[Met Performance] CID:146510
Tannhäuser {360} Metropolitan Opera House: 12/27/1947.

(Review)


Metropolitan Opera House
December 27, 1947


TANNHÄUSER {360}

Tannhäuser..............Torsten Ralf
Elisabeth...............Polyna Stoska
Wolfram.................Herbert Janssen
Venus...................Astrid Varnay
Hermann.................Mihály Székely
Walther.................John Garris
Heinrich................Emery Darcy
Biterolf................Osie Hawkins
Reinmar.................Philip Kinsman
Shepherd................Maxine Stellman
Dance...................Marina Svetlova
Dance...................Peggy Smithers
Dance...................Lorraine Ammerman
Dance...................Elissa Minet
Dance...................Ilona Murai
Dance...................Josef Carmassi
Dance...................William Sarazen

Conductor...............Fritz Stiedry

Review of Francis D. Perkins in the Herald Tribune

"Tannhäuser"

Polyna Stoska Sings as Elisabeth at Metropolitan

Polyna Stoska sang Elisabeth for the first time at the Metropolitan Opera House in Saturday night's performance of Wagner's "Tannhäuser," while Astrid Varney, who has frequently been heard here as Elisabeth, sang Venus for the first time in her career. The third new member of the Metropolitan's "Tannhäuser" cast was Mihaly Szekely as Landgraf Hermann.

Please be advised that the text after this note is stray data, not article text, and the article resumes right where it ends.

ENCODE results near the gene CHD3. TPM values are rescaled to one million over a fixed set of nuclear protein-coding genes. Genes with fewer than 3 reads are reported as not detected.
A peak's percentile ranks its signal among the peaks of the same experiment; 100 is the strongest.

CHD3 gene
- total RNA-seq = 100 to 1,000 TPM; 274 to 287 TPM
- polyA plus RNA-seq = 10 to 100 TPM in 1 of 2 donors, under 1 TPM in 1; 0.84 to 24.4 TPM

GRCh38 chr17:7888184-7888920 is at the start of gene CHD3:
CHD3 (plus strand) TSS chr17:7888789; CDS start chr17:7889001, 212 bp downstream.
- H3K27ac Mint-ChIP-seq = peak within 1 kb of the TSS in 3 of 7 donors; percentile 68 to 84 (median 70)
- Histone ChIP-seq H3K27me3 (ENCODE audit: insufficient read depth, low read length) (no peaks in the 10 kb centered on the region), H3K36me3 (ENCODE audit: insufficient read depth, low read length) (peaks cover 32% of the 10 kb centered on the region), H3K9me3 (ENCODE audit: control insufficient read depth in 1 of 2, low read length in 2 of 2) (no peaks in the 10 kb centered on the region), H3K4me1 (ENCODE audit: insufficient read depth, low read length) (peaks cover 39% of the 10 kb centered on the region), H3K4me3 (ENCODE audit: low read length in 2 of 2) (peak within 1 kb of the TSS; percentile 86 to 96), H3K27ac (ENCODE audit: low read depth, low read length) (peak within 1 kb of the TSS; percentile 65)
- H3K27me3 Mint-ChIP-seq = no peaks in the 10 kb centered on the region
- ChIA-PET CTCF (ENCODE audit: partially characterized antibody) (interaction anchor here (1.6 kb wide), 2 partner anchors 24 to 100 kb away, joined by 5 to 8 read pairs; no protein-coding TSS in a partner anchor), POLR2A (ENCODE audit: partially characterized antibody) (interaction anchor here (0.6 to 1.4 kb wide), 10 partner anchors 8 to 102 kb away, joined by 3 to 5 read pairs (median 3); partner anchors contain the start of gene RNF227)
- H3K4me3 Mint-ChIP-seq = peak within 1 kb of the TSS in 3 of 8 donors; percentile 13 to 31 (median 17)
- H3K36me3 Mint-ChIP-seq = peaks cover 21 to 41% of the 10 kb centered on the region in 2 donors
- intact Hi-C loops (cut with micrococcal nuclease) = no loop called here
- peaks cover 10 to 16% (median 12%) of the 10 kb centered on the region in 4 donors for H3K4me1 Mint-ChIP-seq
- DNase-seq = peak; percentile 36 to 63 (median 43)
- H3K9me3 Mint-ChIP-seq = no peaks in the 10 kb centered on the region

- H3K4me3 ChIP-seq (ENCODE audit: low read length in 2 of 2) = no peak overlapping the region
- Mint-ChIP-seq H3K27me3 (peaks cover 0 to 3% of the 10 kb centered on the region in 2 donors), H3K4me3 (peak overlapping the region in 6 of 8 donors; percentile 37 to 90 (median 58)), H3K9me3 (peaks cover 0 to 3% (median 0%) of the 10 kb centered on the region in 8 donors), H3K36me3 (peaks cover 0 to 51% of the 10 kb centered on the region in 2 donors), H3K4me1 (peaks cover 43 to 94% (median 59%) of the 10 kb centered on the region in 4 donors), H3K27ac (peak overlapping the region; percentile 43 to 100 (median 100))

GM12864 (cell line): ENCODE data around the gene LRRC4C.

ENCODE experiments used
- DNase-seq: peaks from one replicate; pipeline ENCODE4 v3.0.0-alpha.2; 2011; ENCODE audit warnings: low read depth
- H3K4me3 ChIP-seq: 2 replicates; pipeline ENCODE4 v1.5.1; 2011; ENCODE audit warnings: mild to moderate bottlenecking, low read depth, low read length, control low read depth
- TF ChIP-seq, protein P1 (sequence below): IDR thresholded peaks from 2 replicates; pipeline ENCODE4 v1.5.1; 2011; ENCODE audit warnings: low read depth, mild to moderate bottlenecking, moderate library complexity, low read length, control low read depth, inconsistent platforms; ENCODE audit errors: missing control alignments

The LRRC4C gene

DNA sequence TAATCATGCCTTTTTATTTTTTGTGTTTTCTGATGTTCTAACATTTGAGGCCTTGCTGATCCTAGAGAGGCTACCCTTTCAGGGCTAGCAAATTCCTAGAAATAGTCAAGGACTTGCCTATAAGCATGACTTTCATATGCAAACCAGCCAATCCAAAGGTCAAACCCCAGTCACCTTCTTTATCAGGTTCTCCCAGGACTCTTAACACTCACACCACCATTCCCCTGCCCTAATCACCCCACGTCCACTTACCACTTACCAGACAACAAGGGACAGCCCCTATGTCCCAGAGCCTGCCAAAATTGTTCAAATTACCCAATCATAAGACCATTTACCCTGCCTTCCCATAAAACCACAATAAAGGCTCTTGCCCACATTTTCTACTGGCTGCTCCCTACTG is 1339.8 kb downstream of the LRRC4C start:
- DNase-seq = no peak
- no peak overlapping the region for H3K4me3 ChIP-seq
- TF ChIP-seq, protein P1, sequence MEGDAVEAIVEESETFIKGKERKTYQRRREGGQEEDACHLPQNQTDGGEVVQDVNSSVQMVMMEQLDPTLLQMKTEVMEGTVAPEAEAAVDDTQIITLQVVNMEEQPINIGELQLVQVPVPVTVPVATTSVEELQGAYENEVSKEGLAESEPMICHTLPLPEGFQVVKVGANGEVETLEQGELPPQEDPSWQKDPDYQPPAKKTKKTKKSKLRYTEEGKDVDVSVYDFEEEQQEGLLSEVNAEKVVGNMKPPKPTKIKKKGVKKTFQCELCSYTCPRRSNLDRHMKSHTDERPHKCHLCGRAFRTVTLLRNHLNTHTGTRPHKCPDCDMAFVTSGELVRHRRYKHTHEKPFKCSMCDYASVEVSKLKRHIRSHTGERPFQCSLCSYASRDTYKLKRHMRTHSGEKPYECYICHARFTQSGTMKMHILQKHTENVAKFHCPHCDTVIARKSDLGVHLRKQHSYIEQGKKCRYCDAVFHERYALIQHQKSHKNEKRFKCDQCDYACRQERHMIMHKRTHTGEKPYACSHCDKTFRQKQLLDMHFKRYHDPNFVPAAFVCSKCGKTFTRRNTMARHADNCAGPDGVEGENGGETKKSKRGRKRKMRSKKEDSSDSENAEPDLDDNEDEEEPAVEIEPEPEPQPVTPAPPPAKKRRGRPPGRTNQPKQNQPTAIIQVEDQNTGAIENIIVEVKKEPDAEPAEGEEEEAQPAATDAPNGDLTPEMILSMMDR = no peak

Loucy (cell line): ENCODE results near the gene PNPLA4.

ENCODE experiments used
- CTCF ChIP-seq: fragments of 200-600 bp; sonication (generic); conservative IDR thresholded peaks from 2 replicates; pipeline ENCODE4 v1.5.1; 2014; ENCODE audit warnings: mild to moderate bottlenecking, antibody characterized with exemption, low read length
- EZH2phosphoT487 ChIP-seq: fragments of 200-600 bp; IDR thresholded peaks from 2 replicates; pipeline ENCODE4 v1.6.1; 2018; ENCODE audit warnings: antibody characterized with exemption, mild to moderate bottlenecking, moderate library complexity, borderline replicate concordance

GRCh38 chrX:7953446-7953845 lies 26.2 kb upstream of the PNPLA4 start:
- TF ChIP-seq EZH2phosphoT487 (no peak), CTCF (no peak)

Miss Stoska's singing of "Dich theure Halle" brought a pleasing sense of freshness and spontaneity into a performance which had thus far pursued a course of undistinguished routine, and her interpretation was vocally and visually persuasive. Her voice had an appealing brightness of hue, and a slight unevenness of quality faded from notice as the second act progressed. Without giving an impression of large size, her singing carried well, and her intervention in Tannhäuser's behalf was convincingly climactic.

Miss Varnay was less well cast as Venus, what with a considerable proportion of ill-focused tones and a vocal production which quite often suggested effort. The interpretation was earnest and gesturesome, but hardly convincing. Torsten Ralf, not in his best voice as Tannhäuser, gave a musical and dramatic impersonation which, while well-intentioned, remained mainly on a routine level. Herbert Janssen, as Wolfram, was in better voice in the second act than he had been in the first. Mr. Szekely sang with ample depth, but a certain overweightiness, as a duly serious ruler. Maxine Stellman, as the shepherd, and Messrs. Garris, Hawkins, Darcy and Kinsman completed the cast. The orchestra under Fritz Stiedry played often commendably, but at times too proclamatively. Apart from Miss Stoska's contribution, it was not one of the Metropolitan's more memorable presentations of this familiar work.



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